Miami-Dade mayor: “The freedom-loving people” of Miami want Ozzie Guillen fired

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L’affair Ozzie is continuing apace. We’ve had the comment, the outrage, the apology, the media hand-wringing, and now the political opportunism.

In the run-up to Ozzie Guillen’s second apology over his Castro comment, Carlos Giminez, the Mayor of Miami-Dade County, calls for his termination. Because apparently there is nothing more satisfying to “freedom-loving people” than to fire a person for voicing a weak, unpopular political opinion:

“I join the rest of our Miami-Dade County community and all freedom-loving people in condemning the statement made by Miami Marlins Manager Ozzie Guillen,” Gimenez said in a 5 p.m. statement. “For too long, the Marlins organization has been the source of controversies in our community and I now challenge them to take decisive steps to bring this community back together.”

“Bring this community back together?”  Call me crazy, but I have this feeling that a community that is strong enough to have escaped Castro and build what it has built in Miami is not capable of being destroyed by an isolated incident of one loudmouth saying something ill-considered to a magazine reporter.

Anyway, Gimenez didn’t say what those “decisive steps” were, but it’s pretty clear that he wants Guillen fired. Which, as I said yesterday, seems preposterous to me. At least if you treat this as merely a matter of Ozzie Guillen spouting off.

But maybe it’s not just about Ozzie spouting off to Miami politicians. That comment about the Marlins being “the source of controversies”  is loaded with meaning, likely being a reference to the funding of the new ballpark, which is now the subject of a federal investigation. That messiness led directly to Mr. Giminez getting his job, when his predecessor was recalled due to his involvement in alleged shadiness. Moreover, the matter of who supported public money for the Marlins became an issue in the subsequent election to replace the old mayor, with Giminez being an anti-stadium dollars guy.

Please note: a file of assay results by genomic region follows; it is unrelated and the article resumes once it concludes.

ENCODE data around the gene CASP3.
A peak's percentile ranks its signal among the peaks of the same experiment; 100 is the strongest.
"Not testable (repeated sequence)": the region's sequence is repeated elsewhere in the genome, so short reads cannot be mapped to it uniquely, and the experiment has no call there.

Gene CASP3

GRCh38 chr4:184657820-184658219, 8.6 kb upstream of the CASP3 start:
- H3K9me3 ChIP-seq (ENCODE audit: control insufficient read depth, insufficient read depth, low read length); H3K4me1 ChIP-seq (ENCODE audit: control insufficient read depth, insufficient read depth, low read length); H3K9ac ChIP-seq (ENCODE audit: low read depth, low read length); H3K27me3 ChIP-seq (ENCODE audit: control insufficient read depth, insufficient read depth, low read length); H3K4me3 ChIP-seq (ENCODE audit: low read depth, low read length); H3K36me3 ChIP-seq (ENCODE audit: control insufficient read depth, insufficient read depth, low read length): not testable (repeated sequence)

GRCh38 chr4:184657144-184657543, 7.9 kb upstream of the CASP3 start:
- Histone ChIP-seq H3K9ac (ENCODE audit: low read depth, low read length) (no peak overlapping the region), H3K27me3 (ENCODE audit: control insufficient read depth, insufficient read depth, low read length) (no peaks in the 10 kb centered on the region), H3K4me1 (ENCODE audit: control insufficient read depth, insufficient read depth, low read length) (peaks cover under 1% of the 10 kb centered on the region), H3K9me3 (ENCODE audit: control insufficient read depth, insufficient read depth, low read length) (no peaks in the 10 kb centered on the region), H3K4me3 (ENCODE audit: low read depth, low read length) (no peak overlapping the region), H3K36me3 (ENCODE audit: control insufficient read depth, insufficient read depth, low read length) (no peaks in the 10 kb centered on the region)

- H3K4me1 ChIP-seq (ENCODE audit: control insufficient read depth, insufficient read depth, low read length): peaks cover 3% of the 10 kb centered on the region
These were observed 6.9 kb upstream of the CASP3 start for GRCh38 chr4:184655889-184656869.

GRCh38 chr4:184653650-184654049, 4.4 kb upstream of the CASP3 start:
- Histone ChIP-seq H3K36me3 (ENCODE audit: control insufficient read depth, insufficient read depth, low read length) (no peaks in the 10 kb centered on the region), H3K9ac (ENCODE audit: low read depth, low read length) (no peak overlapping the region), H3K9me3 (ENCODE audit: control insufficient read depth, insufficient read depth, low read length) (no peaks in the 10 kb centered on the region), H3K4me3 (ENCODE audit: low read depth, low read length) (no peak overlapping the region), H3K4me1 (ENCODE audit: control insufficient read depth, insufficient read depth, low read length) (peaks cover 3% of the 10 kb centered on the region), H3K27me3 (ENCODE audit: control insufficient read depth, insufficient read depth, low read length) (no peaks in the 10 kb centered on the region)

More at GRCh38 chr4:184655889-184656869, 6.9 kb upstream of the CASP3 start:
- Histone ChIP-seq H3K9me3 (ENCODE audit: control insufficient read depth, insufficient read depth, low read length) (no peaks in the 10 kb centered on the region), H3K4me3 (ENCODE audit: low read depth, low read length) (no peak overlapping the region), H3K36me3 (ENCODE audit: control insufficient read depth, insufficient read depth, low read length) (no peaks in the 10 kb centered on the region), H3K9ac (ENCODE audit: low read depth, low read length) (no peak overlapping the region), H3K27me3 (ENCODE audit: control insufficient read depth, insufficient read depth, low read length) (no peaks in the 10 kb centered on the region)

Which, hey, good for him because that’s admirable. But it also suggests that being tough on the Marlins is part of Gimenez’s recent political DNA too.  Which suggests that Guillen is being seized on, not only because he said something that people in Miami don’t like, but because it’s politically expedient for some folks to make the Marlins into the boogeyman.

So, the theater continues. The allegedly shocking comment, the outrage, the first apology, the media hand-wringing, the second apology and now the political opportunism. All that’s left are the lawsuits, right? That’s how this sort of thing tends to go, isn’t it?

Video: Matt Carpenter makes history with three home runs, two doubles

St Louis Cardinals v Chicago Cubs
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Matt Carpenter pulled his weight and then some during the Cardinals’ 18-5 win on Friday, becoming just the second player in MLB history to tally three home runs and two doubles in the same game… and the first-ever to do so in the first six innings of a single game.

Carpenter wasted little time getting the Cardinals on the board, first drawing a full count against Cubs lefty Jon Lester, then ricocheting a 92.4-MPH fastball off the scoreboard in right field for a leadoff home run. He returned in the second inning for another two-run shot and capped a seven-run spread in the fifth with an RBI double (his first double of the game was a leadoff hit in the fourth) before polishing off his performance with a third, three-run homer in the sixth.

Following Friday’s explosive five-run, seven-RBI performance, Carpenter is now batting .274/.381/.576 on the year with 23 home runs, 30 doubles and a .957 OPS in 388 PA. The last player to record five extra-base hits in one game was the Cubs’ Kris Bryant, who collected four runs and six RBI for the team back in June 2016. As MLB.com’s Jenifer Langosch pointed out, Carpenter might have set another franchise record for most home runs in a game had interim manager Mike Shildt not removed him from the game in the bottom of the sixth. The record is still held by former club outfielder Mark Whiten, who collected four home runs (and a staggering 12 RBI) against the Reds in September 1993.